• If I simply ignore the person who’s chewing me out, I think my lack of an attempted defense would be taken as an admission that I really was guilty of being intentionally inconsiderate. Not responding would also be considered to be rude, which would only make the other person even madder with me than they already are.

• If I explained that I have Asperger’s, the other person would presumably be more likely to believe that the situation really was due to social confusion on my part, instead of being intentional. However, that would feel horribly invasive of my privacy to be talking about my mental condition with a stranger.

• I could theoretically give the person what they want, so that they will leave me alone. I think the reason people chew me out in such situations is to humiliate me, in order to make me think twice about being inconsiderate like that in the future. So I could in theory pretend that my behavior was indeed intentional, and say something like “whoops, you caught me being rude. How embarrassing.” However, I don’t have good lying skills, so there’s no way I could pull off an act like that.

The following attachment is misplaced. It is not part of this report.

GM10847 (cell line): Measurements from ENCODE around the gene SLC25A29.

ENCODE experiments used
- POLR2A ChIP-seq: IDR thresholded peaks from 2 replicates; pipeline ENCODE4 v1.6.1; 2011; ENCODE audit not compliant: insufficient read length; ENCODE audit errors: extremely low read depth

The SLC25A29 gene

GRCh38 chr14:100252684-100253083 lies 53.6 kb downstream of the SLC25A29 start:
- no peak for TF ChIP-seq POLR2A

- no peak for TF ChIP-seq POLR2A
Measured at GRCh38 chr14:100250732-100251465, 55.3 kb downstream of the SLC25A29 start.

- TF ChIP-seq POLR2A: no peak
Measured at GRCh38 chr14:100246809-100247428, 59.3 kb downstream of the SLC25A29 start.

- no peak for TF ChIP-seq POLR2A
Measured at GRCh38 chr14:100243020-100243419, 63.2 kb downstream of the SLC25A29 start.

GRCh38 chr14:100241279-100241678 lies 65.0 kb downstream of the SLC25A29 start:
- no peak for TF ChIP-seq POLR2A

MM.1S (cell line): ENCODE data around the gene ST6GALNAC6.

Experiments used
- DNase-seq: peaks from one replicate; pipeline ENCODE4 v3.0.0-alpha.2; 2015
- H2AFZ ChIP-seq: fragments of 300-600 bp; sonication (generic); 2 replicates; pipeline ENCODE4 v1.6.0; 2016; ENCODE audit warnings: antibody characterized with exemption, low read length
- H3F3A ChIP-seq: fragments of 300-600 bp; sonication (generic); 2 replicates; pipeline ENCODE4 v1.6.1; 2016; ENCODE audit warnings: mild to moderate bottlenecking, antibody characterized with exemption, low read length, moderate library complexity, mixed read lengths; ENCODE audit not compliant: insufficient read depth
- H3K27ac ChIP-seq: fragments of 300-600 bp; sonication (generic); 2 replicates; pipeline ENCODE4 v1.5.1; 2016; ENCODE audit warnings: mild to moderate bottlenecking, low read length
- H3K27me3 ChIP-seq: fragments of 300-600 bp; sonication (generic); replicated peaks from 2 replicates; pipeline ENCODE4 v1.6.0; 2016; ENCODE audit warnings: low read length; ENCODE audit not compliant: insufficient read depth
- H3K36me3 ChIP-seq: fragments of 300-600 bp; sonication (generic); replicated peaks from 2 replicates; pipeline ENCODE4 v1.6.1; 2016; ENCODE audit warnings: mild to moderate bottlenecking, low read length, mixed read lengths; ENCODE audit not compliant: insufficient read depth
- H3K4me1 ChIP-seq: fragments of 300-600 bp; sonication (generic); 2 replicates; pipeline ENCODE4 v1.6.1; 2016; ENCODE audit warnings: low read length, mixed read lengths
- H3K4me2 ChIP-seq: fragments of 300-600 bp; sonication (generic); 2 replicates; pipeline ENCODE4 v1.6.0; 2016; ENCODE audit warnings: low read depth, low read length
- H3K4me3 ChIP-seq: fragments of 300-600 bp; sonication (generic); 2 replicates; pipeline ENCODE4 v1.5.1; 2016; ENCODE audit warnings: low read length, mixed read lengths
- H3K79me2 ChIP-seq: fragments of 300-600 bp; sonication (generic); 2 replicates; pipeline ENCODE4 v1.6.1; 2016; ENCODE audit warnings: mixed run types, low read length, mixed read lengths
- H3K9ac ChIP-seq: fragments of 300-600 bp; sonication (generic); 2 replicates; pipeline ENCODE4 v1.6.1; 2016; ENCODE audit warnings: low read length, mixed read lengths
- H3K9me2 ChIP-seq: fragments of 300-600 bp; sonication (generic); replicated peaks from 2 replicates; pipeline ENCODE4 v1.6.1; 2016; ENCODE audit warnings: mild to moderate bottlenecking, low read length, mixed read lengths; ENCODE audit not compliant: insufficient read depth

• What I feel like doing is first offering an apology and an honest explanation, and then if they presume that I’m lying, say something like “well, it’s rude of you to assume that I’m being a liar when I’m not, so f**k you.” However, that would only escalate matters, and be counterproductive.

Does anybody have a behavior that works well for them in the situation of being confronted by a stranger because poor social awareness on your part has made the stranger think that you’re being intentionally inconsiderate in order to save a little time?



kraftiekortie
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14 Sep 2016, 7:37 pm